This is the weekly thread to discuss what you have done recently and are working on this week.
Please be descriptive and don’t hesitate to champion your accomplishments or ask for help, advice or other guidance.
In an effort to decrease my smartphone dependace, I’m starting a project to print out all relevant information I need on a receipt using a thermal printer. The goal is to use a raspberry pi to gather stuff like
Has anyone here have any experience with Adafruit’s thermal printers? Is there one should pay attention to, or some common mistakes one can easily avoid?
I’ve not used Adafruit’s printer’s but I have used the things they appear to be based on. I found this quite handy.
I’ve seen a few of these projects before - I can’t find the source for this one, but there are some photos on this account: https://twitter.com/paultag/status/966786313662935046
Drafting two articles for beginners:
Hopefully your tmux article will finally be the one to make me switch from screen. Old habits die hard.
If screen works for you, maybe you don’t need tmux. :)
I’ve never tried screen. tmux(1) was my first terminal multiplexor on macOS and now on OpenBSD I don’t have screen(1) in base.
This week, I’m mostly:
If I get all that done I’m working on migrating Rawhex over to static hosting and then I’m going to write up the gitea install as there were a couple of gotchas.
Incidentally, does anyone have any pointers to how I could provide some updated docs for an OpenBSD port? Do I just contact the maintainer or is there an official process?
I’m working on a website of Ted Nelson words (some people call them “Nelsonisms”) with definitions. He coined a lot of words, some stuck better than others. https://fangl.es
I also set up my own gopherhole with pygopherd on FreeBSD that im going to expand a bit. You can view it via HTTP proxy here, and there is a file for how I did the setup if you want to make your own, http://gopher.modem.city:70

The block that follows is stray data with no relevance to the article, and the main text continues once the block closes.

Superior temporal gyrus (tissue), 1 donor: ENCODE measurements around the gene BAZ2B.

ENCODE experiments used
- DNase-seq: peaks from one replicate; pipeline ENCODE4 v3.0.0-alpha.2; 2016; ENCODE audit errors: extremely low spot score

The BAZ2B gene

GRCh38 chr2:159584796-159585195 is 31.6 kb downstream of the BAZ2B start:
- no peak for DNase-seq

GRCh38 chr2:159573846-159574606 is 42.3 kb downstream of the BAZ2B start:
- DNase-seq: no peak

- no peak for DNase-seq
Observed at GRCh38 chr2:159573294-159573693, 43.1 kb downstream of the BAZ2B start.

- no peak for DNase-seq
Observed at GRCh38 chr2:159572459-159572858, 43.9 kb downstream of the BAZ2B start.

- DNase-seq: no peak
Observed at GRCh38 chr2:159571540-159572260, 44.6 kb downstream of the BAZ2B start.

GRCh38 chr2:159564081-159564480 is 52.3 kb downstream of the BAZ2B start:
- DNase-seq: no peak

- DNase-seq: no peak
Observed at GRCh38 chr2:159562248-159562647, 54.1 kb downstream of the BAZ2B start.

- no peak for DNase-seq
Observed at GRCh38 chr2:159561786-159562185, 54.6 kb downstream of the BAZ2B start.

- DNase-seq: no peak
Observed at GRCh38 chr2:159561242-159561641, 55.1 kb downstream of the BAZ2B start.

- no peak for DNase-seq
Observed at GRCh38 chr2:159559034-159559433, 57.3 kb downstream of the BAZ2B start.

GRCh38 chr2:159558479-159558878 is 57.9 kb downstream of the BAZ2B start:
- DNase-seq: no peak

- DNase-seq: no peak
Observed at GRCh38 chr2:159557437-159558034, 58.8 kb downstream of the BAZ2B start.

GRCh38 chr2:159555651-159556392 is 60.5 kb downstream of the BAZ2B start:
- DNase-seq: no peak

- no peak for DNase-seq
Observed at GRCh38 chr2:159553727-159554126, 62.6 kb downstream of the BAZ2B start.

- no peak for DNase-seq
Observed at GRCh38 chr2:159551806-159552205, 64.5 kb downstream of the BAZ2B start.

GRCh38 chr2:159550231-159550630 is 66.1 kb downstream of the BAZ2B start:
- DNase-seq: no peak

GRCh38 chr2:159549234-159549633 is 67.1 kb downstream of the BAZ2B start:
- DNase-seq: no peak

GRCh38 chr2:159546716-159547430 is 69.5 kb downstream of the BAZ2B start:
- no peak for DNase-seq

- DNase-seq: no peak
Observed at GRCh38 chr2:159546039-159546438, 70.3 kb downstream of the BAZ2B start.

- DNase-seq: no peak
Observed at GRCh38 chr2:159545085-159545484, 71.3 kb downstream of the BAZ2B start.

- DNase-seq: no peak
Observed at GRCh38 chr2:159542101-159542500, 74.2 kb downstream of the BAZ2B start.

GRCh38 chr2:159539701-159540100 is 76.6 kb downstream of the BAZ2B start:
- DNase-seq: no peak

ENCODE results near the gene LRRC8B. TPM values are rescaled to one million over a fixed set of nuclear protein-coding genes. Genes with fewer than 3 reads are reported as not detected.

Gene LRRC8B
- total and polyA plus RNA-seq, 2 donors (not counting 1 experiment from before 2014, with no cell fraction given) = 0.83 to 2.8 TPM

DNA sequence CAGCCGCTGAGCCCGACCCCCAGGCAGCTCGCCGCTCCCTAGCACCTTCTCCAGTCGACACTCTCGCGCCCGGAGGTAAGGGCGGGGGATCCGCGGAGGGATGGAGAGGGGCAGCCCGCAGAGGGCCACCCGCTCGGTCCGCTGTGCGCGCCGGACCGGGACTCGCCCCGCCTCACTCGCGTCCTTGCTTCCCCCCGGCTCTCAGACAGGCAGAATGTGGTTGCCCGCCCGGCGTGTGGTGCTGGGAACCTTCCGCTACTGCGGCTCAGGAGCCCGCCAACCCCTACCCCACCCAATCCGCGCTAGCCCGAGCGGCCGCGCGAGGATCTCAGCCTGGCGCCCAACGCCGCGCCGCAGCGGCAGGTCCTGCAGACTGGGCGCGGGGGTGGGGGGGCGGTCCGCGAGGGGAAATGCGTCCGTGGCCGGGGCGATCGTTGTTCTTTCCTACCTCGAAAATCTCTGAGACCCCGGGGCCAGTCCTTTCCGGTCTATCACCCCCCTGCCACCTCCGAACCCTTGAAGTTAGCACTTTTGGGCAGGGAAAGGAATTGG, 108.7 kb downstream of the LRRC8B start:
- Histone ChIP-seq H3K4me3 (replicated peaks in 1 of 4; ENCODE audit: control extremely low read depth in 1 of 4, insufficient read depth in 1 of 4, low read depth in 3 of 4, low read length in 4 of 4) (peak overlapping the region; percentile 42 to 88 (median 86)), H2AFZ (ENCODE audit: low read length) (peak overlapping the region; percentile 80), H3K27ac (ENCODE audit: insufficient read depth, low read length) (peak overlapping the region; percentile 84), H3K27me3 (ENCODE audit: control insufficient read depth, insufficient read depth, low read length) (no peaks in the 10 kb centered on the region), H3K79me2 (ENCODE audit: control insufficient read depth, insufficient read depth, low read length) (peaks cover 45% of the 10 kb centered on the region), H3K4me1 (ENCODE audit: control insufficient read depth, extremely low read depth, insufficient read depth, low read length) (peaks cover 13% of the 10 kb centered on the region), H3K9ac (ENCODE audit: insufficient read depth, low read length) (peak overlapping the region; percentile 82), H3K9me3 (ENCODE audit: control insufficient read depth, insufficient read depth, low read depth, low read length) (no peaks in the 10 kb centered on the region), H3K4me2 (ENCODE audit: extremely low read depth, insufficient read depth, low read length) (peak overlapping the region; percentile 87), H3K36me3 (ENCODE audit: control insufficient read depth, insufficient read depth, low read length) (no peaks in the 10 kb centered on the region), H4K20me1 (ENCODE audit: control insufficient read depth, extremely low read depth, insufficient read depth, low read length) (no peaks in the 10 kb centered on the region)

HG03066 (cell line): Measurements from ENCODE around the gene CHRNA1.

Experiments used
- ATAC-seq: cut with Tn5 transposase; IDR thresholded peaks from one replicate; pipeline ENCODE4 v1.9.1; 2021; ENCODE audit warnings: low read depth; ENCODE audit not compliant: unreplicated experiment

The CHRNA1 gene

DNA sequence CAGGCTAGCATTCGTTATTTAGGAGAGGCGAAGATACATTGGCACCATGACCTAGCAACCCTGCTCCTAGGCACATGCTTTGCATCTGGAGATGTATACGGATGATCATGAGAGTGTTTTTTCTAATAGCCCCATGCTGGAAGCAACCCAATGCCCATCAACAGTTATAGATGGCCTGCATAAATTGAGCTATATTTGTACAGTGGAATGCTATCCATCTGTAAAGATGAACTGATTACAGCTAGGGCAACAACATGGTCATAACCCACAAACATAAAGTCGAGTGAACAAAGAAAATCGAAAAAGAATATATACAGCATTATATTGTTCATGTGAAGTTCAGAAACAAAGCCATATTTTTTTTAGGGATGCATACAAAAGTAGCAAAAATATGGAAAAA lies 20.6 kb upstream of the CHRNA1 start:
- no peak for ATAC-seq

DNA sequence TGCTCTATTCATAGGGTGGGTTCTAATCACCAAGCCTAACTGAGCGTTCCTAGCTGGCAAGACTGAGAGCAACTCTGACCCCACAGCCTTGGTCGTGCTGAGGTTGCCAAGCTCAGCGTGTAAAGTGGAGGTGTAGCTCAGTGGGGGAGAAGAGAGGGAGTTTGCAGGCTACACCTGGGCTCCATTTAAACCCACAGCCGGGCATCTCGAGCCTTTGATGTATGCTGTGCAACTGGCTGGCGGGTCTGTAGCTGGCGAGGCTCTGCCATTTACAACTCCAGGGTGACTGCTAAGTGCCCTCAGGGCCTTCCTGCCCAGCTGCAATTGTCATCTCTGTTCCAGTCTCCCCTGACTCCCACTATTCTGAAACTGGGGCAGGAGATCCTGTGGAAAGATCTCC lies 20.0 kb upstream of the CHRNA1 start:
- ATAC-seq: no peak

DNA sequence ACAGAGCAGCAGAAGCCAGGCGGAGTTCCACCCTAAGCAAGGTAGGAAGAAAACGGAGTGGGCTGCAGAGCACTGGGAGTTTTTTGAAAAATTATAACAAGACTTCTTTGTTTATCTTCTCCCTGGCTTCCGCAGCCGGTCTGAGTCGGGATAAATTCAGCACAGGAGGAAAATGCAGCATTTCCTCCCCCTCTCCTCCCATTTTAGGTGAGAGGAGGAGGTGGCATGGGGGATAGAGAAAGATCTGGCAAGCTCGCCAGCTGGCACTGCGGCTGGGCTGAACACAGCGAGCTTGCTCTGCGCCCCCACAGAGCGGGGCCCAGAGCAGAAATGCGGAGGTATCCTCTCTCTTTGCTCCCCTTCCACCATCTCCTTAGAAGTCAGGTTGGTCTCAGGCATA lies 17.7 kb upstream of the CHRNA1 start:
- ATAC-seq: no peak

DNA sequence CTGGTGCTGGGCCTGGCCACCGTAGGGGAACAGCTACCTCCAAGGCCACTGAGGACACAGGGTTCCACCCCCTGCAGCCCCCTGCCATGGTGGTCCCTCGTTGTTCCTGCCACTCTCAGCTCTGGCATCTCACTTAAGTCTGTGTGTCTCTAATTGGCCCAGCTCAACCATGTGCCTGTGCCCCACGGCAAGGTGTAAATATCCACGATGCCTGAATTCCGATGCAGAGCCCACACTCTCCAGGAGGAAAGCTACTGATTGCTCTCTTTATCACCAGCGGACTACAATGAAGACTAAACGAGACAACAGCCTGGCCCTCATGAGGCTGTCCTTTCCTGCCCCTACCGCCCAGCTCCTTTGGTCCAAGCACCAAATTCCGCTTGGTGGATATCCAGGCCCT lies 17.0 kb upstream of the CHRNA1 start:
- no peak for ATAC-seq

shouldn’t your gopher server listen on port 70, and your web server listen on 80?
pygopherd actually appears to multiplex HTTP and gopher traffic on the same port! I don’t have port 80 open to reverse proxy it, but you can successfully open both HTTP and gopher connections on 70 :)
Ah, good to know! 70 outgoing is blocked at $work, but it’s not a big deal.
If you can’t access port 70, there is always the floodgap proxy :), https://gopher.floodgap.com/gopher/gw?a=gopher%3A%2F%2Fgopher.modem.city
Kind of meta-productive: put online a paper-reading log with notes on papers I’ve read, so I can find them again and remember what I found useful/interesting in them. Mostly for my own reference, but maybe interesting to others.
I realized I had mostly been externalizing this kind of thing on social media—Tweeting out papers, submitting them to lobste.rs, etc.—which is fine, except when it comes time to find a paper again. Trying to remember keywords I used in my tweet so I can use Twitter search to dig up a paper I remember reading isn’t a great UI for searching research notes. Hence I started a local log in March, and now got around to rendering it to HTML, plus backfilled it with as many old Tweet threads & Facebook notes as I could find from last year.
re paper-reading log
I thought about doing that myself for the CompSci stuff. I look at way more than I post. Someone might find some of it useful but I wouldn’t want to flood an aggregator with it. It’s cool you’re doing it. Some interesting stuff there. :)
I’m preparing to start first end-to-end test in federation for my current project and finishing up the ORM switch (Pure Postgres ORM instead of a generic one). Also I’ll have to finish up IndieAuth to get some other features working and tested. Additionally both points above will require me to flesh out the event system I’m working on, which would make a lot of future work on federation easier by having the endpoints simply send (and optionally wait on) events to create comments, responses, posts, etc.
Otherwise I’m digging into LISP again as part of a course assignment at Uni. It’s been a while since I seriously wrote lisp but I enjoy it.
At work I’m going to be on a hackathon project to improve our CI/CD system.
Outside of work I’m reading up on Prolog and learning the McClim GUI library for Common Lisp.